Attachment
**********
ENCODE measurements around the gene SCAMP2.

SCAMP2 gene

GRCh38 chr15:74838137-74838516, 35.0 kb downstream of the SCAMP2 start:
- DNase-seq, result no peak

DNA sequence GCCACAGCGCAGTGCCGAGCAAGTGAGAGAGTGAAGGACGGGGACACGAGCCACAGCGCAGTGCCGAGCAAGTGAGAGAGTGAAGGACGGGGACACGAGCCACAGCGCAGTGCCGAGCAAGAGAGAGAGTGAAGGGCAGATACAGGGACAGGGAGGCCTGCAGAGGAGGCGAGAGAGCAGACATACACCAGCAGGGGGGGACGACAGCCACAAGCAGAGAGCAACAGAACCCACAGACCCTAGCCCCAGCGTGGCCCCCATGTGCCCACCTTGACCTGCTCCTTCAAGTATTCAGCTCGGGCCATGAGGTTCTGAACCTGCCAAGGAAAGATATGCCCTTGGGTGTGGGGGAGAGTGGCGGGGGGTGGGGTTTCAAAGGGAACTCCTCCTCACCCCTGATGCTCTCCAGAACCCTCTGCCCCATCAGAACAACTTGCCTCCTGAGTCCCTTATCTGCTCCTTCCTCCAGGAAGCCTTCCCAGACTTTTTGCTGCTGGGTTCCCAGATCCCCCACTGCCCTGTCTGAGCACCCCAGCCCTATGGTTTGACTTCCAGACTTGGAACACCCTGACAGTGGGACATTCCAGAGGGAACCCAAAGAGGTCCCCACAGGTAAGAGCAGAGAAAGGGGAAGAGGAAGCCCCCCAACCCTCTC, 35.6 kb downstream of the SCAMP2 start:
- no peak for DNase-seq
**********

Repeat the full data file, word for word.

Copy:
ENCODE measurements around the gene SCAMP2.

SCAMP2 gene

GRCh38 chr15:74838137-74838516, 35.0 kb downstream of the SCAMP2 start:
- DNase-seq, result no peak

DNA sequence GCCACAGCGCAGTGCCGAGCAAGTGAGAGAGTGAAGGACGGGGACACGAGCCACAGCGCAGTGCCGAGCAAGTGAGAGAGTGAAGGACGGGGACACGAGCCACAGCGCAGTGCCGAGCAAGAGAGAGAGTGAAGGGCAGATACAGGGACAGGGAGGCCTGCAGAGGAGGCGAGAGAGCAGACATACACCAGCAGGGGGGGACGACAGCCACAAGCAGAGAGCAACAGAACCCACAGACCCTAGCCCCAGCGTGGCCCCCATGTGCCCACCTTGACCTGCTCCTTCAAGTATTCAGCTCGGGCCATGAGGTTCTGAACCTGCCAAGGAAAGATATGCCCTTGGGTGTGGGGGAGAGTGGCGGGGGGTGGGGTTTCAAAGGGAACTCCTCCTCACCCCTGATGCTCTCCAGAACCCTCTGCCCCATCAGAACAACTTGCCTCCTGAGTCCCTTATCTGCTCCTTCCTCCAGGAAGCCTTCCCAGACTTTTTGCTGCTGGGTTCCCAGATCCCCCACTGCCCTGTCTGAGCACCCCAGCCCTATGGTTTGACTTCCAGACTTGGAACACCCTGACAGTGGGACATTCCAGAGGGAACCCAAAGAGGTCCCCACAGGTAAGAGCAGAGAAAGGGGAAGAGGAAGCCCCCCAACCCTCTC, 35.6 kb downstream of the SCAMP2 start:
- no peak for DNase-seq